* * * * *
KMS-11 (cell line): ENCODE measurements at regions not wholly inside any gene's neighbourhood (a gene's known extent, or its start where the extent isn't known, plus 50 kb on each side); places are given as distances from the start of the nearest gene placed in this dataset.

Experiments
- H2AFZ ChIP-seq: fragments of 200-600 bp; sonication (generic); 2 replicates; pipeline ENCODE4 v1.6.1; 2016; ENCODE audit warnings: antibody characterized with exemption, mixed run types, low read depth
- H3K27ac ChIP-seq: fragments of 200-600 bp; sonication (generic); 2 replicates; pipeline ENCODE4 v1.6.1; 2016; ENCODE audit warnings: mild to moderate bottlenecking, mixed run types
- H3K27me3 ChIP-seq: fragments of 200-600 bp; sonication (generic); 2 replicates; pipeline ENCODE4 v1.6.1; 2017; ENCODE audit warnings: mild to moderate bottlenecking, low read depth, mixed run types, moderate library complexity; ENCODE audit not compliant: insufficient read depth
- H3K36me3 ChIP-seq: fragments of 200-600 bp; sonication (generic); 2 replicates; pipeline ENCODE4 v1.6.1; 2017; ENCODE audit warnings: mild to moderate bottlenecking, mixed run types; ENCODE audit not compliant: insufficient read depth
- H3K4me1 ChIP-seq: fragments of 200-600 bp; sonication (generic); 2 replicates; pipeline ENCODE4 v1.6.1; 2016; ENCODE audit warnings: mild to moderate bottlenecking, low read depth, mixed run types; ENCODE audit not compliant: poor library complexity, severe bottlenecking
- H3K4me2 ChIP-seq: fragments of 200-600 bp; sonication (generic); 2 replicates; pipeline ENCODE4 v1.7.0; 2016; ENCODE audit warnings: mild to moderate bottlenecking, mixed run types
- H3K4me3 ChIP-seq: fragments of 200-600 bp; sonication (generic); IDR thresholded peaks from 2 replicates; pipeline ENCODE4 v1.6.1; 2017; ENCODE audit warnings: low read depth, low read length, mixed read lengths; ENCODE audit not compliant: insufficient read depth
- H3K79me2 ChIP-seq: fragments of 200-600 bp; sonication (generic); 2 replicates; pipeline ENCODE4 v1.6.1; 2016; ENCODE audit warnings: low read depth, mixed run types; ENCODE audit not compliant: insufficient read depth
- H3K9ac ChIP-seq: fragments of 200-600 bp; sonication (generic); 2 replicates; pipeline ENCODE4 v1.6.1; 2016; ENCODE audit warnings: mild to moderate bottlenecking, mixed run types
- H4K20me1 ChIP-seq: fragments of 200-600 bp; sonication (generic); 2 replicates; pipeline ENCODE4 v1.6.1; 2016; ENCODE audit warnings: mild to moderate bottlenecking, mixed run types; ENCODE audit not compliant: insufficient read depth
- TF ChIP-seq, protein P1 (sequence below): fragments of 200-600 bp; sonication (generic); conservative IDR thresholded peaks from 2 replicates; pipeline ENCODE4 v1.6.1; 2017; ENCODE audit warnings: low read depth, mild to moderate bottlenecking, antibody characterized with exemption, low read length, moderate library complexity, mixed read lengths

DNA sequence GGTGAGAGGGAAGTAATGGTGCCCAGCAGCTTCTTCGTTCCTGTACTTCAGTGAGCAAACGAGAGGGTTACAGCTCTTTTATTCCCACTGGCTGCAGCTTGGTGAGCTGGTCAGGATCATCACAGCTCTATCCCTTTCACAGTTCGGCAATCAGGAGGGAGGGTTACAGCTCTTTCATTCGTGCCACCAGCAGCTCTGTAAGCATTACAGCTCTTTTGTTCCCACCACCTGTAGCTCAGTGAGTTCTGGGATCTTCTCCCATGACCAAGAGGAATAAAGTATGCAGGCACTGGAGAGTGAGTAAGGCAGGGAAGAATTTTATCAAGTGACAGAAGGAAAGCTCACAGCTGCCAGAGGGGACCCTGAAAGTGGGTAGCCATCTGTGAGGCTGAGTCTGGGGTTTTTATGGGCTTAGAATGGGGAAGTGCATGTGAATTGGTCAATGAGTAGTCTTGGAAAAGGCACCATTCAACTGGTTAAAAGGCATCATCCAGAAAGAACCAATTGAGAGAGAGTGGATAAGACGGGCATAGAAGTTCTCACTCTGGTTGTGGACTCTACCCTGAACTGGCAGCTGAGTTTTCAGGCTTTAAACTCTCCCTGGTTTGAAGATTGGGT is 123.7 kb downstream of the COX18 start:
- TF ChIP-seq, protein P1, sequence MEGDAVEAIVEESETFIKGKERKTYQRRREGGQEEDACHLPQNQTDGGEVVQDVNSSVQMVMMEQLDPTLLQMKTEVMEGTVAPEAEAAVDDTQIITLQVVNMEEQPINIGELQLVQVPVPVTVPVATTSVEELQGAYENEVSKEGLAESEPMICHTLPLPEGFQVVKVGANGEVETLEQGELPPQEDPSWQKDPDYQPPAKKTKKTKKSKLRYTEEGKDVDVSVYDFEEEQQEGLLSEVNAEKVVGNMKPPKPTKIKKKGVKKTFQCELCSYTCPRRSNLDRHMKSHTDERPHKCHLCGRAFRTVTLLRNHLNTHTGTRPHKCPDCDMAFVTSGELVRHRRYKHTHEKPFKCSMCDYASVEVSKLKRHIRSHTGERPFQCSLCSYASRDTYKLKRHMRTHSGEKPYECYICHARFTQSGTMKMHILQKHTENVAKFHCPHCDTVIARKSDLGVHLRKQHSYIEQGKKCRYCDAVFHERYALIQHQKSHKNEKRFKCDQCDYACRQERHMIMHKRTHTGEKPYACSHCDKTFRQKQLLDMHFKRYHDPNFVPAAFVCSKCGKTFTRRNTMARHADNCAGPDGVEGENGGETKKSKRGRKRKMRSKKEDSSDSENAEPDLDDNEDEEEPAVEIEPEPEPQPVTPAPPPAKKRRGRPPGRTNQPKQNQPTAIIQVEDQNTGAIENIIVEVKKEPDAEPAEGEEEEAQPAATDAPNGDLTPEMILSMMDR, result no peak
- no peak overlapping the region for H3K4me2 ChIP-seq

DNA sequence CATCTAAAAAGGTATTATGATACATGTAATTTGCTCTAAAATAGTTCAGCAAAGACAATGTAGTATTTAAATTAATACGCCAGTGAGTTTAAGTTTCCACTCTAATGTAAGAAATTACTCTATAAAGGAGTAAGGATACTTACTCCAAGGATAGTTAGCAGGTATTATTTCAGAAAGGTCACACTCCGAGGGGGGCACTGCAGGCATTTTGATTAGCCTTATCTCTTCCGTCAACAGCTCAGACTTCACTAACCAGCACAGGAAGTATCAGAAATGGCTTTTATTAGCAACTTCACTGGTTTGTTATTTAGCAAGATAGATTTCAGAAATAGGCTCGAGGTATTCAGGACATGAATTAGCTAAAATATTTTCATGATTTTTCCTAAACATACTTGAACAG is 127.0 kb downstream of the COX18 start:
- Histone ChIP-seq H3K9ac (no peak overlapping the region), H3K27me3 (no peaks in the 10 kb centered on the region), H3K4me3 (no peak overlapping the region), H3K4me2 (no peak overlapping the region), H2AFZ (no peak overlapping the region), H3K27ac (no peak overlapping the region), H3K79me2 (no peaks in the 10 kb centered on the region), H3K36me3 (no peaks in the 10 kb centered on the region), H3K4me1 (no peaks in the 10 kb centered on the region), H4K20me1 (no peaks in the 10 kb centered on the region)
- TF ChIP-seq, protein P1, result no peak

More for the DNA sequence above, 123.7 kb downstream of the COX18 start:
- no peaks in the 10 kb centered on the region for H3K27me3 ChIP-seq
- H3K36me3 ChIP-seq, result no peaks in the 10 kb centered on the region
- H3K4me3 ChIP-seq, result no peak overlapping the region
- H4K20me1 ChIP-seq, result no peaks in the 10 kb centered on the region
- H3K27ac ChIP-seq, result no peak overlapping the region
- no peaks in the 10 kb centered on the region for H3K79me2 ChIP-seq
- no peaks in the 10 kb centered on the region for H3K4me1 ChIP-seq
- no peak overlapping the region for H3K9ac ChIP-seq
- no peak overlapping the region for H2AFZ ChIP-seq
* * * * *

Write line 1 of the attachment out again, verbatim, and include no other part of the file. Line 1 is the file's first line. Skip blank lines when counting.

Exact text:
KMS-11 (cell line): ENCODE measurements at regions not wholly inside any gene's neighbourhood (a gene's known extent, or its start where the extent isn't known, plus 50 kb on each side); places are given as distances from the start of the nearest gene placed in this dataset.